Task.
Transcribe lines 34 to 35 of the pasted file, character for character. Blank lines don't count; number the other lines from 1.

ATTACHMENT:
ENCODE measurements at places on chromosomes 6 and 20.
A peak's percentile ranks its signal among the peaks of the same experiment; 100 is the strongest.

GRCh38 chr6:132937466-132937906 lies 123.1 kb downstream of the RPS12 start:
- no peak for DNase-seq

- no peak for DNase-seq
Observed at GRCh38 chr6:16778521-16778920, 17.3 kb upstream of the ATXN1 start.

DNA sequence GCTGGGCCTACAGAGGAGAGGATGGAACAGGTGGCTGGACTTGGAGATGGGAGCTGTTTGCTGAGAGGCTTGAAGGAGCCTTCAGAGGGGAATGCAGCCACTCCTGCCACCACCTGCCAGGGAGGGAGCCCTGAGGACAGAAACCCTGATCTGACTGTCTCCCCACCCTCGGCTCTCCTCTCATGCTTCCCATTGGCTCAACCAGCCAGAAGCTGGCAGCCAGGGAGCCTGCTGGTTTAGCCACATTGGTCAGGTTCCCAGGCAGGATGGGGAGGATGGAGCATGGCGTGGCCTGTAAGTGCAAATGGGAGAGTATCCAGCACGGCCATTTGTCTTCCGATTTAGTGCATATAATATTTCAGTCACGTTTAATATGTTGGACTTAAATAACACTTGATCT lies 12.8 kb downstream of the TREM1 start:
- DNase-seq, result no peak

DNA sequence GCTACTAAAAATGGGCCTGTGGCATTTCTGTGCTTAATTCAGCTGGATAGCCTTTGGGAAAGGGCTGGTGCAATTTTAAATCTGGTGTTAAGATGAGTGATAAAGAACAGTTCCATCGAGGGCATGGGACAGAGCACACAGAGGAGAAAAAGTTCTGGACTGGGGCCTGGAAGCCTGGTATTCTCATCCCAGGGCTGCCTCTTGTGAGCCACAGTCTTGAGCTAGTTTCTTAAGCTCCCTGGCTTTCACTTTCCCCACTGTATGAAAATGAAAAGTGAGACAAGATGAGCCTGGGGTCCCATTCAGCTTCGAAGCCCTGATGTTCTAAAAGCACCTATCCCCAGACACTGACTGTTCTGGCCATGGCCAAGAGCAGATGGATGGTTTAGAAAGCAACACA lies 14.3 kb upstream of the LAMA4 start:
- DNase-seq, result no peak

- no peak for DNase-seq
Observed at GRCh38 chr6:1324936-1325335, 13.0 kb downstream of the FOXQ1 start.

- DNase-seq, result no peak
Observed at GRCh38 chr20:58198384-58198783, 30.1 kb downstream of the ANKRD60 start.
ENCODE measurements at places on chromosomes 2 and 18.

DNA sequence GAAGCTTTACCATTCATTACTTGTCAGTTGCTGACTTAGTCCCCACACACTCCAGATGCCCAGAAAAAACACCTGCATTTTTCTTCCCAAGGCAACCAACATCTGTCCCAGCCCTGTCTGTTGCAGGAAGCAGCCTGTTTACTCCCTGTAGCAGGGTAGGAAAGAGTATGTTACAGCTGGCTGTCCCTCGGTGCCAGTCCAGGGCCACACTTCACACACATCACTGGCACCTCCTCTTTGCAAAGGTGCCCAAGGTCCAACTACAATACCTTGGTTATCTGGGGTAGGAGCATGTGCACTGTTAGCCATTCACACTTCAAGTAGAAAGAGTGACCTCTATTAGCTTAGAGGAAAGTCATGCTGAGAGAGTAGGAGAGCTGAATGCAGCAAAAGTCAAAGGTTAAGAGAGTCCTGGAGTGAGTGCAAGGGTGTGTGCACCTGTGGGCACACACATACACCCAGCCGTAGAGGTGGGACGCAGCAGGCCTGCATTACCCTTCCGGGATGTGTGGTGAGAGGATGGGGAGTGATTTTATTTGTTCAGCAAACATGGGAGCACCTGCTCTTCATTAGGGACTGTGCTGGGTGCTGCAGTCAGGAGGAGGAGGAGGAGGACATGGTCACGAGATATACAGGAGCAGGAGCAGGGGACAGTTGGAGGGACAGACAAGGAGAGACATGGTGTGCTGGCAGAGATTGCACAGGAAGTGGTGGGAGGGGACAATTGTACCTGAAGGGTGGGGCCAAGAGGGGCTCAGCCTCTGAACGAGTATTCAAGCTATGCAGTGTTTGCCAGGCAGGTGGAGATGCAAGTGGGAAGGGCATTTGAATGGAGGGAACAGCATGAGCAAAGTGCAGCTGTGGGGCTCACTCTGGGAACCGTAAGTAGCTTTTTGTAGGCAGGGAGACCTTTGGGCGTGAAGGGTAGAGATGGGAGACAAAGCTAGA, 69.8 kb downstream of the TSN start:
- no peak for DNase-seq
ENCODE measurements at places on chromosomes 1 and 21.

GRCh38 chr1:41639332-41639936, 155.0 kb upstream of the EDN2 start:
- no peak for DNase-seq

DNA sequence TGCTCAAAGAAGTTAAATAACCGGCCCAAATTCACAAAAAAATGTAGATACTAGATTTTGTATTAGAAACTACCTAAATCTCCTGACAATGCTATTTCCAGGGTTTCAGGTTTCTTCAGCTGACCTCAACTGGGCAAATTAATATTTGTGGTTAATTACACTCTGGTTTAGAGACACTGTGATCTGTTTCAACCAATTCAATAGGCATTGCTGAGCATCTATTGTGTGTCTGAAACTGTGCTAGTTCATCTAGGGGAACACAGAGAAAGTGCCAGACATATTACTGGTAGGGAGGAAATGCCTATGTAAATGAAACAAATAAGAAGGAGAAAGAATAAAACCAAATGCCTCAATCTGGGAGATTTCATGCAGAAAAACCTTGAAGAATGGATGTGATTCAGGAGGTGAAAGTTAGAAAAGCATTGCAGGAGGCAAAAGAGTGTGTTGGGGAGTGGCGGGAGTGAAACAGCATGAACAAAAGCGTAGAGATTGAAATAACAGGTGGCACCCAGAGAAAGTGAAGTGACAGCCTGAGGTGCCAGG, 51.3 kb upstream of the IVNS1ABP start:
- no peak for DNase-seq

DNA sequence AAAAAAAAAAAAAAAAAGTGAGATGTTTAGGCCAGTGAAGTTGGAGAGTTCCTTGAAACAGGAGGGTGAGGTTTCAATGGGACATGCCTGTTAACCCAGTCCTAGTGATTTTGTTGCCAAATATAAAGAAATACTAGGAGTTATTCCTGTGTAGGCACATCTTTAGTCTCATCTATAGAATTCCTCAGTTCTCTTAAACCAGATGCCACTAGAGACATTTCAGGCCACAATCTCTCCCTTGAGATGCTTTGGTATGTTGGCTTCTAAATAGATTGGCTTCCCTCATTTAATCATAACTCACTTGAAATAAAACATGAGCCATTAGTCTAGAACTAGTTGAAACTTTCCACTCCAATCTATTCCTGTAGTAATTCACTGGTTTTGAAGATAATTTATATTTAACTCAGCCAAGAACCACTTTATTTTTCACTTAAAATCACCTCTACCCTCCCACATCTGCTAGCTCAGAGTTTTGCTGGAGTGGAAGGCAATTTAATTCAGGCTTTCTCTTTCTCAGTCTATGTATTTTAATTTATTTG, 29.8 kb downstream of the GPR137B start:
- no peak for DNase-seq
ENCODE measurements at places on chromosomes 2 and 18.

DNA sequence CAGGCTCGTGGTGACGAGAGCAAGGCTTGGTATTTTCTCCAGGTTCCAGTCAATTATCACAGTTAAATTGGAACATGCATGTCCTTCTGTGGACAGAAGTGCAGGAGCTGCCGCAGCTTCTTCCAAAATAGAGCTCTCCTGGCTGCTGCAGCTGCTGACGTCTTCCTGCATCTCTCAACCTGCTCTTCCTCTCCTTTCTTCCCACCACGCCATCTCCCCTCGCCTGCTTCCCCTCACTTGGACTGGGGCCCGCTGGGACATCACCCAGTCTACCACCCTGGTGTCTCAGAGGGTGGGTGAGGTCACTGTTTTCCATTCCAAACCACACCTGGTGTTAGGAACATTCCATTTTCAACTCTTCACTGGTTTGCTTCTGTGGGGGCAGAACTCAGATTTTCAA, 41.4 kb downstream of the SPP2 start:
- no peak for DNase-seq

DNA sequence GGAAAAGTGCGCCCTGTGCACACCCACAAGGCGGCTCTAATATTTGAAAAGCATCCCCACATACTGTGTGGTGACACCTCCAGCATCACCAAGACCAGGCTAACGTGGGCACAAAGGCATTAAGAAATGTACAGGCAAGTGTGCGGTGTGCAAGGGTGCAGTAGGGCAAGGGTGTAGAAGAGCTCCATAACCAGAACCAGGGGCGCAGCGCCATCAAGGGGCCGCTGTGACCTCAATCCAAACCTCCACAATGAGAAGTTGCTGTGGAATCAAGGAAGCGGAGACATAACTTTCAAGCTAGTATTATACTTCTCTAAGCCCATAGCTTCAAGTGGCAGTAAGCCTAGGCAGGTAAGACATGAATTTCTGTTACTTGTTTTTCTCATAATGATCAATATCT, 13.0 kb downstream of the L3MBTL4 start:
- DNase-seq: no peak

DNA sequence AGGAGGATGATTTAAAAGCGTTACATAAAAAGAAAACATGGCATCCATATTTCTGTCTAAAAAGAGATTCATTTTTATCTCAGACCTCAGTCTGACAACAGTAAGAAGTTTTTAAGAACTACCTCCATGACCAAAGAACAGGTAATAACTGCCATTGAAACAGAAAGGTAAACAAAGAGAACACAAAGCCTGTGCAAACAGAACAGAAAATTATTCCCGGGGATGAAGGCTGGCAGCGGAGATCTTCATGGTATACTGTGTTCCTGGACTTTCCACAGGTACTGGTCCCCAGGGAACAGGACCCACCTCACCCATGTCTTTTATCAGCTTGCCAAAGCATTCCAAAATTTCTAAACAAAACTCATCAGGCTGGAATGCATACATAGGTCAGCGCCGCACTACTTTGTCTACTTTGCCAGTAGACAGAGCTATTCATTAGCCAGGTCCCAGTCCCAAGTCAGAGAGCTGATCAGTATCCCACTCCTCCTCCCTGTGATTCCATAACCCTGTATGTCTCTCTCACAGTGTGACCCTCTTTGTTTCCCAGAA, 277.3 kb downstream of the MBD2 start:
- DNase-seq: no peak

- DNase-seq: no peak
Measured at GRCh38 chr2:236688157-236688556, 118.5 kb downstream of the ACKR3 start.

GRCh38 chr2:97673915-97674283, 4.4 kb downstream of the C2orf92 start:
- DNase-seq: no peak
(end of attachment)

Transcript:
GRCh38 chr2:97673915-97674283, 4.4 kb downstream of the C2orf92 start:
- DNase-seq: no peak